Last night, I was having drinks with a wide variety of young right-of-center types. All were dissatisfied, and roughly 65 percent wanted to see Bush's head on a pike. Of the 65 percent, something approaching a majority were even willing to vote for Kerry (i.e., for Richard Holbrooke), and the rest were teetering on the fence....

Among the would-be reluctant Kerry voters was a friend of mine from the Standard, of all places. Suffice to say, we all hate Kerry.


posted by Dan at 11:43 AM | Comments (73) | Trackbacks (3)

Thursday, April 29, 2004

Good luck with future apprenticeships!

I never watched an episode of The Apprentice -- in fact, Erika and I were steamed about the show because it meant that Scrubs had been moved. However, I'll admit to having some ex post curiosity about the show, particularly the debate about the sexual office politics that the initial weeks stirred up.

So I'm just going to reproduce this tidbit of Omarosa Manigault-Stallworth gossip from MSNBC's Jeanette Walls and leave it at that:

Omarosa continues to lose friends and alienate people.

The much-loathed reject from “The Apprentice” was scheduled to appear on “Jimmy Kimmel Live” last week, but refused to go on air when she saw a lie detector test backstage.

“The lie-detector test wasn’t even for her,” a spokeswoman for the show told the Scoop. “It was intended for Jimmy’s Uncle Frank [a regular character on the show], but when Omarosa saw it, she just freaked.” Some fellow contestants have accused Omarosa Manigault-Stallworth of lying when she said one of them used the N-word. “We tried and tried to calm her down, but she just kept saying ‘I’m not going on stage with that lie detector test’ then she just walked out."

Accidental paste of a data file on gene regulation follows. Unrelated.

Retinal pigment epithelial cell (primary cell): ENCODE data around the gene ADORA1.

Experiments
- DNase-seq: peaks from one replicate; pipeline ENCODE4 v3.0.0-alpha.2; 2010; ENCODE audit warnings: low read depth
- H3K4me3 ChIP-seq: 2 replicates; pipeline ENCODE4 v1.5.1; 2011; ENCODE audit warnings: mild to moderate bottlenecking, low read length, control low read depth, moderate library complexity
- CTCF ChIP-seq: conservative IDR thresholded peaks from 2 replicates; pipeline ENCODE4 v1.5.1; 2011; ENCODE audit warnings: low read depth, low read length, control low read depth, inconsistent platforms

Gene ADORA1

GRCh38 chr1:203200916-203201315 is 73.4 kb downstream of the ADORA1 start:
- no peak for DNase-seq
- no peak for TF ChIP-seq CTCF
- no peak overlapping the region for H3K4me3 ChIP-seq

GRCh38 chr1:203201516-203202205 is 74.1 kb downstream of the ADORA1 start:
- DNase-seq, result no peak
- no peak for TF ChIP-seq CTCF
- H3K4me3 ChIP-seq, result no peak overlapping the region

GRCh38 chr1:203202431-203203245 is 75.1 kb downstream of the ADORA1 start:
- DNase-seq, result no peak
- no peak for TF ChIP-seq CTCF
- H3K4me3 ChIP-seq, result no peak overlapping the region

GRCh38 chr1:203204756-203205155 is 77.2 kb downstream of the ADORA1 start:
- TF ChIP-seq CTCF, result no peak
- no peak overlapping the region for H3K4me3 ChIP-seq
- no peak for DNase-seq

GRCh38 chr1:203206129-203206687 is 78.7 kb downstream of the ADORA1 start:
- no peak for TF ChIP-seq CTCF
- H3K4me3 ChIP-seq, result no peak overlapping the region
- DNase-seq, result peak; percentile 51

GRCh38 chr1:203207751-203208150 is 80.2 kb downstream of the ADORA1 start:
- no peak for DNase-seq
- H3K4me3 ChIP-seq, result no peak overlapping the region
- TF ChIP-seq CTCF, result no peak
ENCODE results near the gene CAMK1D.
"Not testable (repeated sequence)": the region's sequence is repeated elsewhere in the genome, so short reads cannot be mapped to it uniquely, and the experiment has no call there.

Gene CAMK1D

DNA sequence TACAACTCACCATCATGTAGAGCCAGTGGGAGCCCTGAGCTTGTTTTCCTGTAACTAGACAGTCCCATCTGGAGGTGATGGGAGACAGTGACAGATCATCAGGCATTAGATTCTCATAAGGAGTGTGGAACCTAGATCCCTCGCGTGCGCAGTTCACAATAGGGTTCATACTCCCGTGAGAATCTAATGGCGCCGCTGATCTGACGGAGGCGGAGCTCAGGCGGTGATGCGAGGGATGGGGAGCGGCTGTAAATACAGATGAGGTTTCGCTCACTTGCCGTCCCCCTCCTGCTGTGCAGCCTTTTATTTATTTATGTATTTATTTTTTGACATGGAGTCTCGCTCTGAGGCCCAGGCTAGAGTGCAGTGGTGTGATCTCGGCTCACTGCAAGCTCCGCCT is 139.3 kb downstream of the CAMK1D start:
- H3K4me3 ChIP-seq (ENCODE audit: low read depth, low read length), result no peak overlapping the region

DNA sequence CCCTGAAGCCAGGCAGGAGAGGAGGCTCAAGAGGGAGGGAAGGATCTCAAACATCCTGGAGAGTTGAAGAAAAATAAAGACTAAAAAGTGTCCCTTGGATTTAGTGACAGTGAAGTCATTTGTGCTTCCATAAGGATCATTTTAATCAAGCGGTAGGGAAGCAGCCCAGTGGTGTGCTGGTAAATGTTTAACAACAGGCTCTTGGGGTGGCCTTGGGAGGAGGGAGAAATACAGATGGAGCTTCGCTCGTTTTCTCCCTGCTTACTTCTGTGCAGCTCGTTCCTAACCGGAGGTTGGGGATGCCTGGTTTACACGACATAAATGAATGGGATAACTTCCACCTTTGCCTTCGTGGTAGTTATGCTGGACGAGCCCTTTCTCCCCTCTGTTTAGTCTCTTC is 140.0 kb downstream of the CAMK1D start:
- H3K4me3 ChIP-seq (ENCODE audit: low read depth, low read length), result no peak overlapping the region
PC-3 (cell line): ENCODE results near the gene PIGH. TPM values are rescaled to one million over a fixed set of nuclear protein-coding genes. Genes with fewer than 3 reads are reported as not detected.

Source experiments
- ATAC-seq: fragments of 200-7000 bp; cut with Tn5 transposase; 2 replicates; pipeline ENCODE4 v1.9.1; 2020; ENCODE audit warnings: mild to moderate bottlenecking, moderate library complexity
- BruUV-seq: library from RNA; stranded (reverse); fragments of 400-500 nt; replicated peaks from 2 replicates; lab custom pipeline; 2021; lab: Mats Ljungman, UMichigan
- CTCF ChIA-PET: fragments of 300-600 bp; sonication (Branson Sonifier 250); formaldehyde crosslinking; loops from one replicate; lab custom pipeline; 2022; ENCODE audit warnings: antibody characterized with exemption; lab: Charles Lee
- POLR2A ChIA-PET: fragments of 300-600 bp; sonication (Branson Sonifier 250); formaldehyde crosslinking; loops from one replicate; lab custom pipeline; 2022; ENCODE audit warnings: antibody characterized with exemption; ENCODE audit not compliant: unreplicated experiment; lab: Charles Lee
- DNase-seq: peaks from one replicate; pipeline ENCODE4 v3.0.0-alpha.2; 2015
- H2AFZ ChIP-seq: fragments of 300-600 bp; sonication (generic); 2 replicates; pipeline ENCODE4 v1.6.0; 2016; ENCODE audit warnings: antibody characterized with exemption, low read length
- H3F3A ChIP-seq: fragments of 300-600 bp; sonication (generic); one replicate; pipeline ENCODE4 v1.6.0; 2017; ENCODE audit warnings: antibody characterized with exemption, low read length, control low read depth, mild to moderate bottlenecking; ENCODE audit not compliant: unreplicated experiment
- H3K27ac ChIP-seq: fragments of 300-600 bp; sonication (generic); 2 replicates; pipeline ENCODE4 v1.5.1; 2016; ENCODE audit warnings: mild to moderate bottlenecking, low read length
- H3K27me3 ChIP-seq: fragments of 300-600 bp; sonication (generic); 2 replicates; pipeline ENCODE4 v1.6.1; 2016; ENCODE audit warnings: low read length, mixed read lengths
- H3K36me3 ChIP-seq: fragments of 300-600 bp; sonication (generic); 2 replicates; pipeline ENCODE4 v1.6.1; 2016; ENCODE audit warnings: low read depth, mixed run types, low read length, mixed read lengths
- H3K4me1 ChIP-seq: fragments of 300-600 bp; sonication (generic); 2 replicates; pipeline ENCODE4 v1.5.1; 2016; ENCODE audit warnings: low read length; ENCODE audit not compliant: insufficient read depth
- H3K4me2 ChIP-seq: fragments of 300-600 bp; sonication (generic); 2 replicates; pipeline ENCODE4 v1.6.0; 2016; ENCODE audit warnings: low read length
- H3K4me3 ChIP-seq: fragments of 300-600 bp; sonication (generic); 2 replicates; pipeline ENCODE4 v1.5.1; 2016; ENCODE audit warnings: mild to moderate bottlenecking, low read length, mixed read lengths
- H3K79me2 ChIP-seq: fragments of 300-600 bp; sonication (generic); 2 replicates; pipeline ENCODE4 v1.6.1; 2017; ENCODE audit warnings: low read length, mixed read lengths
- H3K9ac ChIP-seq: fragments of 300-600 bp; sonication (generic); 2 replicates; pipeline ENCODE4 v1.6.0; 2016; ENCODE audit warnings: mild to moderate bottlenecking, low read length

Feel free to apply to be an Apprentice on the next season by clicking here.

posted by Dan at 04:27 PM | Comments (5) | Trackbacks (0)

What the hell is going on in Thailand?

The Economist -- and the Thai government, apparently -- seems stumped about the latest violence in the south of Thailand:

On Thursday, hundreds of extra troops poured into southern Thailand to try to pacify the region. The trouble is, the authorities still do not seem to have any clear idea whom they are fighting or why the violence has escalated so quickly. At various times, different officials have described the attackers as Muslim separatists, mafiosi, and arms smugglers. Some have accused parliamentarians from Mr [Prime Minister Shinawatra] Thaksin’s own party of abetting the insurgents, while others have criticised Malaysia for allowing suspects to escape over the border. Many consider the militants terrorists, and have hinted at connections with outfits like al-Qaeda or Jemaah Islamiah.

Mr Thaksin, however, insists that the problem is purely domestic. Though pictures of the dead militants in the Thai media showed that many had Islamic slogans on their clothes, the prime minister insisted that they were nothing more than drug-crazed “bandits” on a crime spree, blaming local politicians for supporting them. But he has provided so many pat explanations of the violence, and promised so many times to bring it to a swift conclusion, that his assurance is beginning to look like bluster.